No fundamental right to strike


From UPSC perspective, the following things are important :

Prelims level : Article 33

Mains level : Paper 2- Issue of strike by government employees


Recently, the Minister of Defence introduced the Essential Defence Services Bill, 2021.

About the Essential Defence Services Bill, 2021

  • The Bill seeks to provide for the maintenance of essential defence services so as “to secure the security of nation and the life and property of the public at large”.
  • Prohibit strike by ordinance factory staff: It prevents staff of the government-owned ordnance factories from going on strike.
  • Power to declare essential service: The Bill seeks to empower the government to declare services mentioned in it as “essential defence services” and prohibit strikes and lockouts in any industrial establishment or unit engaged in such services.

No fundamental right to strike

  • There is no fundamental right to strike under Article 19(1)(a) of the Constitution.
  • Under Article 33 of the Constitution, Parliament, by law, can restrict or abrogate the rights of the members of the armed forces or the forces charged with the maintenance of public order.
  • Thus, for the armed forces and the police, where discipline is the most important prerequisite, even the fundamental right to form an association can be restricted under Article 19(4) in the interest of public order and other considerations.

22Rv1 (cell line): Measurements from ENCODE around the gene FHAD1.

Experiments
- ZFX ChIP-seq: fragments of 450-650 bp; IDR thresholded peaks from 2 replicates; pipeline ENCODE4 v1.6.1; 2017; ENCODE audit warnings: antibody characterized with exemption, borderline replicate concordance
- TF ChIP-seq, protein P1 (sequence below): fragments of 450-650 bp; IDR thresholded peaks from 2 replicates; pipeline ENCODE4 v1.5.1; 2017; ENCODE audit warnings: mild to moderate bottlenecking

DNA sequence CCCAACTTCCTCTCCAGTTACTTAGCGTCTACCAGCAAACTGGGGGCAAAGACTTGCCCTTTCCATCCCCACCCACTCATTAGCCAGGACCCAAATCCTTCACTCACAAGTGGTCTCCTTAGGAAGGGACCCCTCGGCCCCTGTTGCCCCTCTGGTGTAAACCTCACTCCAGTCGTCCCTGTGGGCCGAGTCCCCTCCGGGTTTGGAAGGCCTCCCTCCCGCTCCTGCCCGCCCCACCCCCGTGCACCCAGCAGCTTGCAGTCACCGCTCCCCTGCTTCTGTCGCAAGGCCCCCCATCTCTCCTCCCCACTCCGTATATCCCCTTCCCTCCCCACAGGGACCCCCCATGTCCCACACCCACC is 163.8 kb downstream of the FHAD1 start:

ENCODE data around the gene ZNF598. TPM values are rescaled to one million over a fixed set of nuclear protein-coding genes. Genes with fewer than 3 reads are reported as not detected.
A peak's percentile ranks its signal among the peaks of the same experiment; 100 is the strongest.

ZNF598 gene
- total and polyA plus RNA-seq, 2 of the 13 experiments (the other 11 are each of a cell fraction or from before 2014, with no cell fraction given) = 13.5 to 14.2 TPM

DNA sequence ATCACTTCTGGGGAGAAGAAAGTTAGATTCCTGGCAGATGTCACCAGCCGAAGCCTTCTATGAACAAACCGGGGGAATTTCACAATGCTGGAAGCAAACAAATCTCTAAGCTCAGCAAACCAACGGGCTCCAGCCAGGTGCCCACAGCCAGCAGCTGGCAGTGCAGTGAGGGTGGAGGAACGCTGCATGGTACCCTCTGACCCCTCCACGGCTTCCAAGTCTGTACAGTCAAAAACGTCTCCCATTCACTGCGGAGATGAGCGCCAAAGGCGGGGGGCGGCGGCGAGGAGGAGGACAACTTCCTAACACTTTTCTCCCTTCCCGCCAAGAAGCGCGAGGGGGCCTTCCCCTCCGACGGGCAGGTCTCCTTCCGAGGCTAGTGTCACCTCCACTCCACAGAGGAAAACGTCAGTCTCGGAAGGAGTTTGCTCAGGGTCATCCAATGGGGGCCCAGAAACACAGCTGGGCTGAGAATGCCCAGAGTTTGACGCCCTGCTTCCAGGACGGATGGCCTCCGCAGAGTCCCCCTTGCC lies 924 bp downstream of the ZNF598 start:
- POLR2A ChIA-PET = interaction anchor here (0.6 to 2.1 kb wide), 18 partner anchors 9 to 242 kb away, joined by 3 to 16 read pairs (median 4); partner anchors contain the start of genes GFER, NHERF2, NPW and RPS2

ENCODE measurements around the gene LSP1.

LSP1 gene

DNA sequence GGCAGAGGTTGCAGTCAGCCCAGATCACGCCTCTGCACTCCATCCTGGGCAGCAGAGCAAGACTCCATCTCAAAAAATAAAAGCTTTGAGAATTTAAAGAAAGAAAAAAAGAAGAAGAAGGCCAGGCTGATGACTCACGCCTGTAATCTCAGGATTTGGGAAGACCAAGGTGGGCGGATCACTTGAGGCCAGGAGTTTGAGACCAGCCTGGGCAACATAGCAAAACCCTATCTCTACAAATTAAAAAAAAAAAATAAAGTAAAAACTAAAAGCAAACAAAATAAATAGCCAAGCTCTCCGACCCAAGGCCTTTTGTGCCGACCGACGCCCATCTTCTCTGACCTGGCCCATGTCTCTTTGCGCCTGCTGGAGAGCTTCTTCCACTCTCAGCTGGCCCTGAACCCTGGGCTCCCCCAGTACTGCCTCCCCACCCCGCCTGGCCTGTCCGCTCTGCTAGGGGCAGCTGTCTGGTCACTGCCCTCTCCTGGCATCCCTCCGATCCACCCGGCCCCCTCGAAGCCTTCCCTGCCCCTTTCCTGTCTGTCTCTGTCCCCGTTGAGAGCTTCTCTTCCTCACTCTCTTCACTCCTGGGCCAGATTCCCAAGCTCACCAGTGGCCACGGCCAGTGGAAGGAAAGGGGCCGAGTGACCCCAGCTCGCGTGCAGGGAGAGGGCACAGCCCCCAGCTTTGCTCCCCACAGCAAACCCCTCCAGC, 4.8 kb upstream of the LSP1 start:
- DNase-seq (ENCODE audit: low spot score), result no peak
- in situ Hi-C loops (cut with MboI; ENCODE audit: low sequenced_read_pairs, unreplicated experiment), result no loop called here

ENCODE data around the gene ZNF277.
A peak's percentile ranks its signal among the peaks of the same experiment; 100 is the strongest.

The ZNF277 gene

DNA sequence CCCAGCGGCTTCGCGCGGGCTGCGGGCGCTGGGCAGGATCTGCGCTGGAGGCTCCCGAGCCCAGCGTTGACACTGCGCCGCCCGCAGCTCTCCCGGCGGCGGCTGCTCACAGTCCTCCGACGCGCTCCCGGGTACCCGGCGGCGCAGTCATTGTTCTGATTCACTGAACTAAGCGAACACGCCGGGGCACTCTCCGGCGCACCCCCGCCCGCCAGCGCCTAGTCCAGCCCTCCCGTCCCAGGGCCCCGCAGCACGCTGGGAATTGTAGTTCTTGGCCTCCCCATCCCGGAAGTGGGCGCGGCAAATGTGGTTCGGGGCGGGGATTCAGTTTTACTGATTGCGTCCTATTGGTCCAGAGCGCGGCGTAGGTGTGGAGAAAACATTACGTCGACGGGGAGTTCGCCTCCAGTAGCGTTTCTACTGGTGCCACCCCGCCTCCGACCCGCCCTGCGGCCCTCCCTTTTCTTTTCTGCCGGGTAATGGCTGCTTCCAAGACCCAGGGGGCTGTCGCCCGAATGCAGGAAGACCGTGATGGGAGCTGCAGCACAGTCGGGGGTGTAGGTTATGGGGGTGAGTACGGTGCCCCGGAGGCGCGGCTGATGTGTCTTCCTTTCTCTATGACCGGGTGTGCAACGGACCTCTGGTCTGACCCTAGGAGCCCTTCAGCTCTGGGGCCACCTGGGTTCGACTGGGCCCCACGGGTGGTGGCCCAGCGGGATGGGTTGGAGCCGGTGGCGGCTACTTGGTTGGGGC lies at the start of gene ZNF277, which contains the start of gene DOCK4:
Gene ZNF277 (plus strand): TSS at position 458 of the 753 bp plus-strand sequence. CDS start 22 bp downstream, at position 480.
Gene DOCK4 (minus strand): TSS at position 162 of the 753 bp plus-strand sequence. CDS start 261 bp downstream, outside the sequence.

Supreme Court judgements on the issue

  • Many states prohibit strikes: This is not for the first time that strikes by government employees are being made explicitly illegal by the government, many states have similar provisions.
  • The Supreme Court in Delhi Police v. Union of India (1986) upheld the restrictions to form association by the members of the non-gazetted police force.
  • While the right to freedom of association is fundamental, recognition of such association is not a fundamental right.
  • Parliament can by law regulate the working of such associations by imposing conditions and restrictions on their functions, the court held.
  • In T.K. Rangarajan v. Government of Tamil Nadu (2003), the Supreme Court held that the employees have no fundamental right to resort to strike.


Strikes cannot be justified on any equitable ground. Strike as a weapon is mostly misused which results in chaos

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